Publishing your work as open access (OA) with a creative commons licence allows your work to be accessed by everyone with an internet connection and also repurposed and built on by others with appropriate credit to you. In this interview for Open Access Week 2021, I spoke to PhD researcher Brooke Bessesen.
Please introduce yourself and tell us a bit about your research
I’m Brooke Bessesen, a PhD candidate in the department of Ecology and Evolutionary Biology at University of Reading under the supervision of Dr Manuela González-Suárez. My research takes place in a rare tropical fiord in southwestern Costa Rica, where I’ve been working as a principal investigator for more than a decade (though I started at Reading in 2019). My studies focus on the ecology of an endemic population of yellow sea snakes, Hydrophis platurus xanthos. But because the root of my research is understanding and conserving the embayment’s biodiversity, sometimes multiple species are involved, as is the case with our recent paper: ‘The value and limitations of local ecological knowledge: Longitudinal and retrospective assessment of flagship species in Golfo Dulce, Costa Rica’.
Why did you choose to publish your work in a fully open access journal? Why was open access important to you?
Open access was important to us on several levels. Whenever intellectual data comes from a community, those community members
deserve to know what was learned from their contributions.
Because our study was centered on interviews with local fishermen and tour boat guides, we wanted to make sure the findings were accessible to them. Also, because we hoped to serve conservation in a bio-rich area of Costa Rica that is currently under pressure, our work needed to reach as many stakeholders as possible. Through OA we were able to provide valuable assessment data to myriad policymakers and practitioners. On a more global level, we wanted to share insights about an interdisciplinary methodology that might help conservation biologists and social scientists surveying marine biodiversity in other parts of the world. Our goals were best achieved through OA.
How did you pay for the APC for the journal article? Was it easy to sort out the request and payment?
Because the University of Reading is a member of the Wiley JISC Read and Publish agreement, sorting out gold open access was very easy. The publisher identified the paper as originating from University of Reading via the corresponding author’s email address and just needed quick confirmation of eligibility from the Library’s open access requests team. The process was incredibly easy and didn’t involve me dealing with any invoices or purchase orders.
I can see that you also archived a dataset relating to your work using Figshare. What benefits do you think making the data set open brings to your research?
By providing our dataset, our results can be substantiated and potentially contribute to future research, as new questions may be answered by our efforts. The advantage of putting the dataset in Figshare is that it has a digital object identifier (DOI) of its own and can also be cited separately from the paper. The dataset can also be tracked for Altmetric attention.
Dataset citation: Bessesen, Brooke; Gonzalez Suarez, Manuela (2021): Local ecological knowledge regarding flagship species in Golfo Dulce, Costa Rica. figshare. Dataset. https://doi.org/10.6084/m9.figshare.14442029.v1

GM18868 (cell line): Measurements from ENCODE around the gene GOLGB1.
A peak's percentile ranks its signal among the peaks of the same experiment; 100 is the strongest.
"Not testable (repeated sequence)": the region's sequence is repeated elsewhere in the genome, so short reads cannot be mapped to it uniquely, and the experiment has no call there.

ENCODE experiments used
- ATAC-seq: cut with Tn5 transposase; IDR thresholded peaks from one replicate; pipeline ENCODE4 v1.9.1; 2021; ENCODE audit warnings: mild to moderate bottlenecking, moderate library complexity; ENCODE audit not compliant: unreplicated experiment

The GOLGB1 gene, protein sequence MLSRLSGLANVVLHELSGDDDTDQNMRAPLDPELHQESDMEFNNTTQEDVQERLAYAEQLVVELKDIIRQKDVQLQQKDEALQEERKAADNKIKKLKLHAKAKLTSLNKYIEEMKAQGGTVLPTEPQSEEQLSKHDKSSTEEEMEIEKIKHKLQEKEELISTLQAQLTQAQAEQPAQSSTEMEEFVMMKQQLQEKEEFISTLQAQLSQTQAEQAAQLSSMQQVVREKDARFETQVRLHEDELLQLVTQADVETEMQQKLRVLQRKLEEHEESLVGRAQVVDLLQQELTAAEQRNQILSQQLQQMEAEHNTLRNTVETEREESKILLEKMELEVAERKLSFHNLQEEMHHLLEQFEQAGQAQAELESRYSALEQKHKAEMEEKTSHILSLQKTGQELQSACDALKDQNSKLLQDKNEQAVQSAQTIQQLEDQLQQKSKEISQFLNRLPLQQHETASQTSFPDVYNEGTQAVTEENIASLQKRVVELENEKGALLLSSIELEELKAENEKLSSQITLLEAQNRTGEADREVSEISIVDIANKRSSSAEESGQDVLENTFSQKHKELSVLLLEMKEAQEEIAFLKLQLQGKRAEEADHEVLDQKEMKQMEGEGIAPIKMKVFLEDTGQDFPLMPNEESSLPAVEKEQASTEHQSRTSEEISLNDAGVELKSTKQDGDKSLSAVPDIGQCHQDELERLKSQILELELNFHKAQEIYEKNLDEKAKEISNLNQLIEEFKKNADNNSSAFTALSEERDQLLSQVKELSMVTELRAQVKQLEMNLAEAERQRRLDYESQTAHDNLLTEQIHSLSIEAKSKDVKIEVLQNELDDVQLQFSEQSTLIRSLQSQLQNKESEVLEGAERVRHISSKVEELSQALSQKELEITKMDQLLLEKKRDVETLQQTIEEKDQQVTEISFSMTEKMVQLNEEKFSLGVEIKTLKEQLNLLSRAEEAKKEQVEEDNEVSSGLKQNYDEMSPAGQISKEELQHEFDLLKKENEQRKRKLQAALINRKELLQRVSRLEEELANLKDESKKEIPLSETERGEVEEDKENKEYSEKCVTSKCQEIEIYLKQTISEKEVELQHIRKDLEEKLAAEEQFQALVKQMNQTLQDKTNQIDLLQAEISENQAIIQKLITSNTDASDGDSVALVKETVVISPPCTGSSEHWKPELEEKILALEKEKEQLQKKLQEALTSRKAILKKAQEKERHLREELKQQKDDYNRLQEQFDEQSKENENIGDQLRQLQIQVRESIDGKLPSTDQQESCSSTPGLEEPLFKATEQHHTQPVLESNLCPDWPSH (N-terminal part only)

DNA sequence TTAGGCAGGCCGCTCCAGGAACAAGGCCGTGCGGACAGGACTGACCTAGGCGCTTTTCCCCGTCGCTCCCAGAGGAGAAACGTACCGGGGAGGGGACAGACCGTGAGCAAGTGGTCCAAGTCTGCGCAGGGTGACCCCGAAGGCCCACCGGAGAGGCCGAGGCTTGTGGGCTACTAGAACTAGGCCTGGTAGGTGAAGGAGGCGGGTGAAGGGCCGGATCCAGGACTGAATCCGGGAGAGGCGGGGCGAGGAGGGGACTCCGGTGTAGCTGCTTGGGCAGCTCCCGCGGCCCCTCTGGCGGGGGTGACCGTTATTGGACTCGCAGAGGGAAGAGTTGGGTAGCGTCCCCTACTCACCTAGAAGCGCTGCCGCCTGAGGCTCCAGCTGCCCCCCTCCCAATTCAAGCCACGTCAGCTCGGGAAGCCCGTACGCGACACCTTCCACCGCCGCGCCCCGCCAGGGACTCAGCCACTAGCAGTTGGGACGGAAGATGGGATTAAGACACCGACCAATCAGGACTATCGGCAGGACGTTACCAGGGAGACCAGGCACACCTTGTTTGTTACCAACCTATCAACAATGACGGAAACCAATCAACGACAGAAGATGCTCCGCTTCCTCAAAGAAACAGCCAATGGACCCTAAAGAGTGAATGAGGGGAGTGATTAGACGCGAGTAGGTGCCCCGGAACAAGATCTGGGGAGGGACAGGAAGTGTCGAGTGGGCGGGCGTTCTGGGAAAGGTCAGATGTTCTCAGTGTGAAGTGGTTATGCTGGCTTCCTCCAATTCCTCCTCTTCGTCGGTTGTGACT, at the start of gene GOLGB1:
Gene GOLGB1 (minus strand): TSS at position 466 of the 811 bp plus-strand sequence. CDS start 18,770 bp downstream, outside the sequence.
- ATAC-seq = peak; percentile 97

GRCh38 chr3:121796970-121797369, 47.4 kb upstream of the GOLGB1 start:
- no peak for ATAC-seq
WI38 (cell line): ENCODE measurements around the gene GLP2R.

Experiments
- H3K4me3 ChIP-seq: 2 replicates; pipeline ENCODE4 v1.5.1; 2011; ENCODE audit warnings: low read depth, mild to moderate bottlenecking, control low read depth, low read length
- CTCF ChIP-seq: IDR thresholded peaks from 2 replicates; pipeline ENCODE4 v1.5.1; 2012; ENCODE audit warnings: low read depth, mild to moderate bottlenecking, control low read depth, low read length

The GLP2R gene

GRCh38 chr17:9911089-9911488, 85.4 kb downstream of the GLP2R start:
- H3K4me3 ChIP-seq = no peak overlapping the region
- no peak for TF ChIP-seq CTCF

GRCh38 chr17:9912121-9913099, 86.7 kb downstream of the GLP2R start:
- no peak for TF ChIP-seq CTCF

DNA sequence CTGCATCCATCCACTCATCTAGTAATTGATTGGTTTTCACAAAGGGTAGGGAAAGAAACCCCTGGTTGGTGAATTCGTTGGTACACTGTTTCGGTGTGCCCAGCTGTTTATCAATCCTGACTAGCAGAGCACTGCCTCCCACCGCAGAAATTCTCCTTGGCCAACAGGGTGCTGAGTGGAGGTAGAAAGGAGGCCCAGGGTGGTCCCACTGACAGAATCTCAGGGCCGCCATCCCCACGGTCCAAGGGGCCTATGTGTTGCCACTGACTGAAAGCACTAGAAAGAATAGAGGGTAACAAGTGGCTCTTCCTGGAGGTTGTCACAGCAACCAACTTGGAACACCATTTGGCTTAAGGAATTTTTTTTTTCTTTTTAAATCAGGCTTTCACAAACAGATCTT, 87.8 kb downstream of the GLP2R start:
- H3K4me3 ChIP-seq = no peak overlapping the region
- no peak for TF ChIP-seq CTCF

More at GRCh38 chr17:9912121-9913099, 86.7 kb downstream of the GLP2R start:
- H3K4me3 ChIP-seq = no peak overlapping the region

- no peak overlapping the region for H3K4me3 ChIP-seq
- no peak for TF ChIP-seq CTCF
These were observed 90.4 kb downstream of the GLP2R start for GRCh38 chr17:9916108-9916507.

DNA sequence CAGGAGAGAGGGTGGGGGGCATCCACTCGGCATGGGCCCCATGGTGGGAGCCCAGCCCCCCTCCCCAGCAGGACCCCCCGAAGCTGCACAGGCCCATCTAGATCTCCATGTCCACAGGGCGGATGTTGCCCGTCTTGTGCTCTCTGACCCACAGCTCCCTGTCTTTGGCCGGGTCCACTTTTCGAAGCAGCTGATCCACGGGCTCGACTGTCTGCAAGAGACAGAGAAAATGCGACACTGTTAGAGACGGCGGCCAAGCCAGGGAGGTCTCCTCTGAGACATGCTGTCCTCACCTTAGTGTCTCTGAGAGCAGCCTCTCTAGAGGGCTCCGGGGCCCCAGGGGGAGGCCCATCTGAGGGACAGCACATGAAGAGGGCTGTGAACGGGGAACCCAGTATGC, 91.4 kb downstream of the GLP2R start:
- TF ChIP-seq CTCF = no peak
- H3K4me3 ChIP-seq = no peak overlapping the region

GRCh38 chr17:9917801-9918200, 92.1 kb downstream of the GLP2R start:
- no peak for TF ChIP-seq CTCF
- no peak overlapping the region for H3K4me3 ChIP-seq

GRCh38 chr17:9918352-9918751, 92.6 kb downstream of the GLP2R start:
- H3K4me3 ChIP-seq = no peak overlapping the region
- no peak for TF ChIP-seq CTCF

I know that there is now a Spanish translation of your work available so that the work is accessible by a wider audience and to the people living in the area of your study. Did publishing open access make it easier to distribute the translation?
The translation (by Daniel Colgan) stemmed from a request by Costa Rican government officials, but it was also an essential step toward knowledge-sharing in the community. Broad dissemination was made possible only because the original journal article was OA, and we were pleased to follow suit by making the Spanish version open access too (through a CC BY 4.0 license). It’s available on CentAUR with a DOI and can be freely downloaded by readers across Latin America and beyond.
Have you had any feedback or response to your work?
The original People and Nature article, which came out in May, has an Altmetric score of 5 (we appreciate the downloads and tweets and hope its reach will continue to grow). The translation was published in September, and government officials, local conservation directors, and our study participants have already expressed gratitude.
Do you have any tips or advice for others trying to publish open access or engage with open research? Given the growing focus on data sharing, there are more and more OA journals to choose from. And since institutional partnerships are usually listed, it’s possible to see if the university will assist with payment. While certain concerns can make full transparency of research findings imprudent (for example, localities of vulnerable taxa that might lead to exploitation), most investigations benefit from reaching a wider readership, potentially sparking future contributions and collaborations, and drawing the public audience into the journey of discovery.
Read Brooke’s Open Access article in People and Nature:
Bessesen, BL, González-Suárez, M. (2021) The value and limitations of local ecological knowledge: Longitudinal and retrospective assessment of flagship species in Golfo Dulce, Costa Rica. People Nat. 3: 627– 638. https://doi.org/10.1002/pan3.10219
Bessesen, B. L. and Gonzalez-Suarez, M. (2021) El valor y limitaciones del conocimiento ecológico local: Una evaluación longitudinal y retrospectiva de especies bandera en Golfo Dulce, Costa Rica. https://doi.org/10.48683/1926.00100401